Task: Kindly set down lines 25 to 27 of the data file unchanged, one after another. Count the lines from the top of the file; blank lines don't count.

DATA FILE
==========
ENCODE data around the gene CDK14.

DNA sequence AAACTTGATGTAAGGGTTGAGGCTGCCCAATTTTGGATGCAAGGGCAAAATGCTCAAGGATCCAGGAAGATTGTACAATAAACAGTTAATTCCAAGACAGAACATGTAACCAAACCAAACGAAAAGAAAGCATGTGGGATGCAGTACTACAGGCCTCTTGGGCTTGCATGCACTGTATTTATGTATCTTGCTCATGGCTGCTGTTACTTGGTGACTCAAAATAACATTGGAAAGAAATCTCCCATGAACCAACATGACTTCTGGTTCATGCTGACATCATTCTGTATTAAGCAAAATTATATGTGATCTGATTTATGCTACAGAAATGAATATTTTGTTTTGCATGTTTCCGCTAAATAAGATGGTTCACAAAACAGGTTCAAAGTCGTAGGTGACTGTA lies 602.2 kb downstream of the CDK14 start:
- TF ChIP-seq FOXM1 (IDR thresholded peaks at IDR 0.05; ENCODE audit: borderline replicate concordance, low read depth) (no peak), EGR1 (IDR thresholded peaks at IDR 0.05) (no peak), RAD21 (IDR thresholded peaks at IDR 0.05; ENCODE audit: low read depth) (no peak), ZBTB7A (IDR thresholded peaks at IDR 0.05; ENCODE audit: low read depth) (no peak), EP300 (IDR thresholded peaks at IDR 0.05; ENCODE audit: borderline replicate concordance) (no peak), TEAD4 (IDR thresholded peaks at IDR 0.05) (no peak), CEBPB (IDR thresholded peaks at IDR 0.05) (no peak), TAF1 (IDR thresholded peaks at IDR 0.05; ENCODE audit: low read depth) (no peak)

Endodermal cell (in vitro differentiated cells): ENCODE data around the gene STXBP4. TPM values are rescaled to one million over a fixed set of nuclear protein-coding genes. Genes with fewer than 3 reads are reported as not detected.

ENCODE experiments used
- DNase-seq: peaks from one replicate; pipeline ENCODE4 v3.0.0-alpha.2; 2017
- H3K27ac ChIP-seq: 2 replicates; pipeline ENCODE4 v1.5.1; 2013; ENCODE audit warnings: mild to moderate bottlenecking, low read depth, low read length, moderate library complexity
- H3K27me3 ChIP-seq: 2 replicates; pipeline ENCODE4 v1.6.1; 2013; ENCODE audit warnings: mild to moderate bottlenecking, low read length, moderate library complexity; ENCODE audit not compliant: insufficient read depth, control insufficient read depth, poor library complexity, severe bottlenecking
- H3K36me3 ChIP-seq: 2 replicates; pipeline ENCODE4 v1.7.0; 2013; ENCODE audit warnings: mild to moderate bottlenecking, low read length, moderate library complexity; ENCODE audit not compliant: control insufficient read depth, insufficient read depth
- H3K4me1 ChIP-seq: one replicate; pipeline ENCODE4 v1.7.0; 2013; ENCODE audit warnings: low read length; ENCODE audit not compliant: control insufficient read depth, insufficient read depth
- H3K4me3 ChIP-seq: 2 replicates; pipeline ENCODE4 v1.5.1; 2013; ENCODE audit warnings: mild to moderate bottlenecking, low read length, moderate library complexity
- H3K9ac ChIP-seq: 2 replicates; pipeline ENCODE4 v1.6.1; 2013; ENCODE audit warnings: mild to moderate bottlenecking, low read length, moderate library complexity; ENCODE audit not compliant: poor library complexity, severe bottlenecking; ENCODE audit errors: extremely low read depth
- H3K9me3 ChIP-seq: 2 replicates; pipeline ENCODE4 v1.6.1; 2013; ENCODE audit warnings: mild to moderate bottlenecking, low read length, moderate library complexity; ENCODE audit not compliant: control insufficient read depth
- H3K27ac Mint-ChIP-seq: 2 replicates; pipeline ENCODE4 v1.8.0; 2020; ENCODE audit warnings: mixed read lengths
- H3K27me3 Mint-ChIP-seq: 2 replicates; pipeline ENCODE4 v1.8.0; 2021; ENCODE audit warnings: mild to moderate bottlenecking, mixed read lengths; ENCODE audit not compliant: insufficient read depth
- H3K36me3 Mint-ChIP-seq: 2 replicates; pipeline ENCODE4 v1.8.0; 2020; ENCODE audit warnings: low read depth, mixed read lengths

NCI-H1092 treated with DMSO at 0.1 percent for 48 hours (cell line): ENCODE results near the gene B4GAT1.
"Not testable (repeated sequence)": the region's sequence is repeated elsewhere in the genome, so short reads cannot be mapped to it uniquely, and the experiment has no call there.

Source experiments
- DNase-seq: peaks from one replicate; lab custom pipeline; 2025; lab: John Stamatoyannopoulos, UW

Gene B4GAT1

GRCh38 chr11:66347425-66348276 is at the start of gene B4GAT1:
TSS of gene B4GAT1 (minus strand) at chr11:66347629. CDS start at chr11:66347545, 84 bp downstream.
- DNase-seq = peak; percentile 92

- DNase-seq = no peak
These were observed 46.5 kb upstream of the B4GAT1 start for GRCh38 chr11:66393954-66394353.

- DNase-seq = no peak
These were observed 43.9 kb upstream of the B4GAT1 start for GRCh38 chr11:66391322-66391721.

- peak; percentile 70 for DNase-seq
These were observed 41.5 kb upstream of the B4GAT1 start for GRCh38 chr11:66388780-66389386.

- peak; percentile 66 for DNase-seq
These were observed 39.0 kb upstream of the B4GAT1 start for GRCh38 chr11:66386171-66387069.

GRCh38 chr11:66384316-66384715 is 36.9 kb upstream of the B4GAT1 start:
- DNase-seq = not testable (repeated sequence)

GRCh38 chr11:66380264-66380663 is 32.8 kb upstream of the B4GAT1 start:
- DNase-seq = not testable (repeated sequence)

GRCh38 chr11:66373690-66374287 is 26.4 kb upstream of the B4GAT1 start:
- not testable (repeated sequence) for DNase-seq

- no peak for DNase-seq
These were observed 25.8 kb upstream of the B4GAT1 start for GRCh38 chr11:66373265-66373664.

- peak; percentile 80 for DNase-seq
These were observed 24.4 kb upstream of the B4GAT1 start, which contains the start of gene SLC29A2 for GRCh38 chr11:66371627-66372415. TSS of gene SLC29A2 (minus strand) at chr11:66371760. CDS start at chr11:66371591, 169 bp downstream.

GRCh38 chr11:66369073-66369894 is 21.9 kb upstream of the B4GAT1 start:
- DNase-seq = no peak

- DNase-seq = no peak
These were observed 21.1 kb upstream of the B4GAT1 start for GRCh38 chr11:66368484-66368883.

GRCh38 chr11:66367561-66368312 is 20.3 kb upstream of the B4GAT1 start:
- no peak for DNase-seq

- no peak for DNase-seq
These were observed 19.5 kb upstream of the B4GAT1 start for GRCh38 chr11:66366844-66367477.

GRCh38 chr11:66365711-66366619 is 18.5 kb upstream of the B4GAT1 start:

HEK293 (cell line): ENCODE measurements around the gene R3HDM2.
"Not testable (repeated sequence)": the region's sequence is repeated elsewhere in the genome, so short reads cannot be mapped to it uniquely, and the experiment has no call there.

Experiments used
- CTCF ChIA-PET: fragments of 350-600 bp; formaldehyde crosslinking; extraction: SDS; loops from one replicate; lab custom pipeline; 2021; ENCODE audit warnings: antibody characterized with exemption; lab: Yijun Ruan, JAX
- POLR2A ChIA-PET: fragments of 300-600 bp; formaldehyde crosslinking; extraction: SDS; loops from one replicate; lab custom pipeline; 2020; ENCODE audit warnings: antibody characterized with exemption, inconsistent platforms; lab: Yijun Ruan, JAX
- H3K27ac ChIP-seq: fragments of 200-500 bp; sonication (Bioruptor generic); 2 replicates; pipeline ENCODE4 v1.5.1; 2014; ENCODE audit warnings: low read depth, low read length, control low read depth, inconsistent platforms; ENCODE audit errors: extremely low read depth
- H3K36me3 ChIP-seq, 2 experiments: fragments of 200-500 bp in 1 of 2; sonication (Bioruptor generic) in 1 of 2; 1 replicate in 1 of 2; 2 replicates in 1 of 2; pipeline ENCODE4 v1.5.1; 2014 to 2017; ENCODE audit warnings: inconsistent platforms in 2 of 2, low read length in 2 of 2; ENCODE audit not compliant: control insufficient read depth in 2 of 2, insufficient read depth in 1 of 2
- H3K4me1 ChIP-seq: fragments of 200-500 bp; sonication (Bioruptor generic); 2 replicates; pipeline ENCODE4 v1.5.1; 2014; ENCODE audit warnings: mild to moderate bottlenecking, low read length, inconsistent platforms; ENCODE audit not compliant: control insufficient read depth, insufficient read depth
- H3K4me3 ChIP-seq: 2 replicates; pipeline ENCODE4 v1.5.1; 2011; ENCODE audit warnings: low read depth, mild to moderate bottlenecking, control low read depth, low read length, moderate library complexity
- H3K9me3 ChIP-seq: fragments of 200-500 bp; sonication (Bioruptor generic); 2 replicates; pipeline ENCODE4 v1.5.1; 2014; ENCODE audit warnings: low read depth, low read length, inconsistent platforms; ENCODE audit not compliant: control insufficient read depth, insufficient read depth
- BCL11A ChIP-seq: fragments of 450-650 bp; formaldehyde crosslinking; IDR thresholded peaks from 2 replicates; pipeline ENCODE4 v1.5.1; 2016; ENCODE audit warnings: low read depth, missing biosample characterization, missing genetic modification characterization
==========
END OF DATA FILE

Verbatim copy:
- DNase-seq = no peak
These were observed 46.5 kb upstream of the B4GAT1 start for GRCh38 chr11:66393954-66394353.

- DNase-seq = no peak